Annapolis in Anne Arundel County, Maryland — The American Northeast (Mid-Atlantic)
The Navy Mascot
Erected 1957 by U.S. Naval Academy Class of 1915.
Location. 38° 58.731′ N, 76° 29.054′ W. Marker is in Annapolis, Maryland, in Anne Arundel County. Marker is at the intersection of Cooper Road and King George Street, on the right when traveling east on Cooper Road. Touch for map. Marker is located on the grounds of the United States Naval Academy. A picture ID is required to enter the Academy grounds. Marker is in this post office area: Annapolis MD 21402, United States of America.
Other nearby markers. At least 8 other markers are within walking distance of this marker. N* (here, next to this marker); Lieutenant General John Archer Lejeune (within shouting distance of this marker); 75mm. Howitzer (about 700 feet away, measured in a direct line); Japanese Torpedo (about 700 feet away); Middleton Tavern (approx. 0.2 miles away); Annapolis: Capital of Commerce (approx. 0.2 miles away); Steamboats Give Way to the New Bay Bridge (approx. 0.2 miles away); Transportation on the Chesapeake Highway (approx. 0.2 miles away). Touch for a list and map of all markers in Annapolis.
Also see . . . The Official History of Bill the Goat, the Naval Academy's Mascot. "It was not until 1893, however, that a live goat made his debut as a mascot at the fourth Army-Navy game. Again, it was young naval officers who supplied the mids with their sea-faring pet. The USS New York dropped anchor off Annapolis and the ship’s mascot, a goat bearing the name El Cid (The Chief), was brought ashore for the service clash. The West Pointers were defeated for the third time, and the midshipmen feted El Cid along with the team." (Submitted on March 25, 2008, by Kevin W. of Stafford, Virginia.)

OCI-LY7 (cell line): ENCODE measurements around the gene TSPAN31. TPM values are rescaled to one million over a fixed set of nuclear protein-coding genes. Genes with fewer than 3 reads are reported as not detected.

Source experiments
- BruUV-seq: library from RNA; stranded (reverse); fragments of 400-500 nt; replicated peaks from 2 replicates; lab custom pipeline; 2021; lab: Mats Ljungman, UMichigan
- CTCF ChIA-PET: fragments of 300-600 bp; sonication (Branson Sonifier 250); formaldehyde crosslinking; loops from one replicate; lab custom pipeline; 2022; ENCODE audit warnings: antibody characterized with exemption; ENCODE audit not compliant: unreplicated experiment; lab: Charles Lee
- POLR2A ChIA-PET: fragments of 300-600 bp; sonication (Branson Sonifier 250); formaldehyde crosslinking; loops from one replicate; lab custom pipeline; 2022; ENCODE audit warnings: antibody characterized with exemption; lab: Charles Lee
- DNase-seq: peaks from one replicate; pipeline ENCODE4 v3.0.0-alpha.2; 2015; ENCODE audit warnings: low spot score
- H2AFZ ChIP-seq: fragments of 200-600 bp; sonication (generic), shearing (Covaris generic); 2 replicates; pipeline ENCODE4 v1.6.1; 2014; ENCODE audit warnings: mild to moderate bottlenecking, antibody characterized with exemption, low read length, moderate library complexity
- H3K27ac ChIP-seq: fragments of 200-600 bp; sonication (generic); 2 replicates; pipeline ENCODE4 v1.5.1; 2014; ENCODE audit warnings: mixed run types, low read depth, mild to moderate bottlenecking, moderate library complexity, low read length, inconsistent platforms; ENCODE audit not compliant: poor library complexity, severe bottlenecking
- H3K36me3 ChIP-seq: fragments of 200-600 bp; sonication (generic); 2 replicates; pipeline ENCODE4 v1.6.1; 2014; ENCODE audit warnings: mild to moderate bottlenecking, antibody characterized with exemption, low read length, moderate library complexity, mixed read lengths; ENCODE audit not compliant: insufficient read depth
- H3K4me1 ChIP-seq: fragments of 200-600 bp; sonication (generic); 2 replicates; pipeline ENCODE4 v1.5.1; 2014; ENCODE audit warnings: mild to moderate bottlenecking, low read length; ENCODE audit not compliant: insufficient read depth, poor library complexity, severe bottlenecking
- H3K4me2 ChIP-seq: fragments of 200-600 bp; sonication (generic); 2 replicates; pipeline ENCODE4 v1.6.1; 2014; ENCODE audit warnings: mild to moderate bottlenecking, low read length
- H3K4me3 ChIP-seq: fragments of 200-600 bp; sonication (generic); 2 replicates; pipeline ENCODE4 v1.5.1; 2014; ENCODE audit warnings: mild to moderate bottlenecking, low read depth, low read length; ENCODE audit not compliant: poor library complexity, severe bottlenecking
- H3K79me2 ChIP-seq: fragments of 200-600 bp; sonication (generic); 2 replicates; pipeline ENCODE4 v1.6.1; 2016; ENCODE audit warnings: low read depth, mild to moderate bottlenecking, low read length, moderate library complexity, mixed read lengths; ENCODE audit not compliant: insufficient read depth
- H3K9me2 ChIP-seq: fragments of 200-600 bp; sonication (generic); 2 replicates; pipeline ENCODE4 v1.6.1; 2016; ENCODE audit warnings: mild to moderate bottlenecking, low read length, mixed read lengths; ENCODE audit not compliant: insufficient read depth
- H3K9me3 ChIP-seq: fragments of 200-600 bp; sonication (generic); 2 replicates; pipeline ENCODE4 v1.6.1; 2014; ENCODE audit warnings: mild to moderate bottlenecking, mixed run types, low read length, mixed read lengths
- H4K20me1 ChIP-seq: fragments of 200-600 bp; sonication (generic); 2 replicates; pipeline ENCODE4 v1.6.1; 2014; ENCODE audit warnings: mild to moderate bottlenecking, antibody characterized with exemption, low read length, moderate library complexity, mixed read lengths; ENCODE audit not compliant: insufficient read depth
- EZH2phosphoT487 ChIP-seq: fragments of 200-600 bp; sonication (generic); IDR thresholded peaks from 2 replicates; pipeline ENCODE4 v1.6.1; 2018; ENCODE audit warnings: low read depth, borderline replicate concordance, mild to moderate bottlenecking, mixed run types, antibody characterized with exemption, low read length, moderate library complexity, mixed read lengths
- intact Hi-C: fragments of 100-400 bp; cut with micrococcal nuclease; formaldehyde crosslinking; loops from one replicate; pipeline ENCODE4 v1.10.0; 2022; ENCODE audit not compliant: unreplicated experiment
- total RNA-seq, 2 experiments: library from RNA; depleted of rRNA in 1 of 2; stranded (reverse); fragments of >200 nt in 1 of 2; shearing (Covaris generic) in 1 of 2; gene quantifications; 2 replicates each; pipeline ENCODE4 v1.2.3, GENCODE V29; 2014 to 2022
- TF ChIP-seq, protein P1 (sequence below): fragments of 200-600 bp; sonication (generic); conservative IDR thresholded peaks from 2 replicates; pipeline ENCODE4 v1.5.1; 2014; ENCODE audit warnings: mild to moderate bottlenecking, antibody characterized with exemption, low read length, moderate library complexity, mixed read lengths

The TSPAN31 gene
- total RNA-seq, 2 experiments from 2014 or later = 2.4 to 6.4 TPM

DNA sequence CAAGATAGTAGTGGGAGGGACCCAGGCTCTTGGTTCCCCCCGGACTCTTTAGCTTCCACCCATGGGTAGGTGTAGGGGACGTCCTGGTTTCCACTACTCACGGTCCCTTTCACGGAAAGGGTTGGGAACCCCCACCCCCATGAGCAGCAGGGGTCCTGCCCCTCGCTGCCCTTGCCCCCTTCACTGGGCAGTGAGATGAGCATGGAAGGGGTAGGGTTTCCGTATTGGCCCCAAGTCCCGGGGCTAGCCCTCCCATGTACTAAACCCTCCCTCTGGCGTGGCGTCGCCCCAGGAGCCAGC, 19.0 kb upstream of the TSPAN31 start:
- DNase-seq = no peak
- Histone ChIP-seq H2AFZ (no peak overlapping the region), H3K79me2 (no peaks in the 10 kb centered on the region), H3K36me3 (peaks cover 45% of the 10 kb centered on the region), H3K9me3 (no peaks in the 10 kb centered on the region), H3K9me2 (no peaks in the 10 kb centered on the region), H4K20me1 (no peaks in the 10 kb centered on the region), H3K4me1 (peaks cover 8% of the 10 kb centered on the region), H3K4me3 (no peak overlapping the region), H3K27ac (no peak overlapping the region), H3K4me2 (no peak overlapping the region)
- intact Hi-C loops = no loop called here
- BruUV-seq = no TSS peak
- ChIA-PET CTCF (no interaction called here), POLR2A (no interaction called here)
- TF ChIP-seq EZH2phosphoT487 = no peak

Categories. • Education • Military • Sports •
Credits. This page was last revised on June 16, 2016. This page originally submitted on March 22, 2008, by Kevin W. of Stafford, Virginia. This page has been viewed 7,406 times since then and 57 times this year. Photos: 1, 2, 3. submitted on March 22, 2008, by Kevin W. of Stafford, Virginia.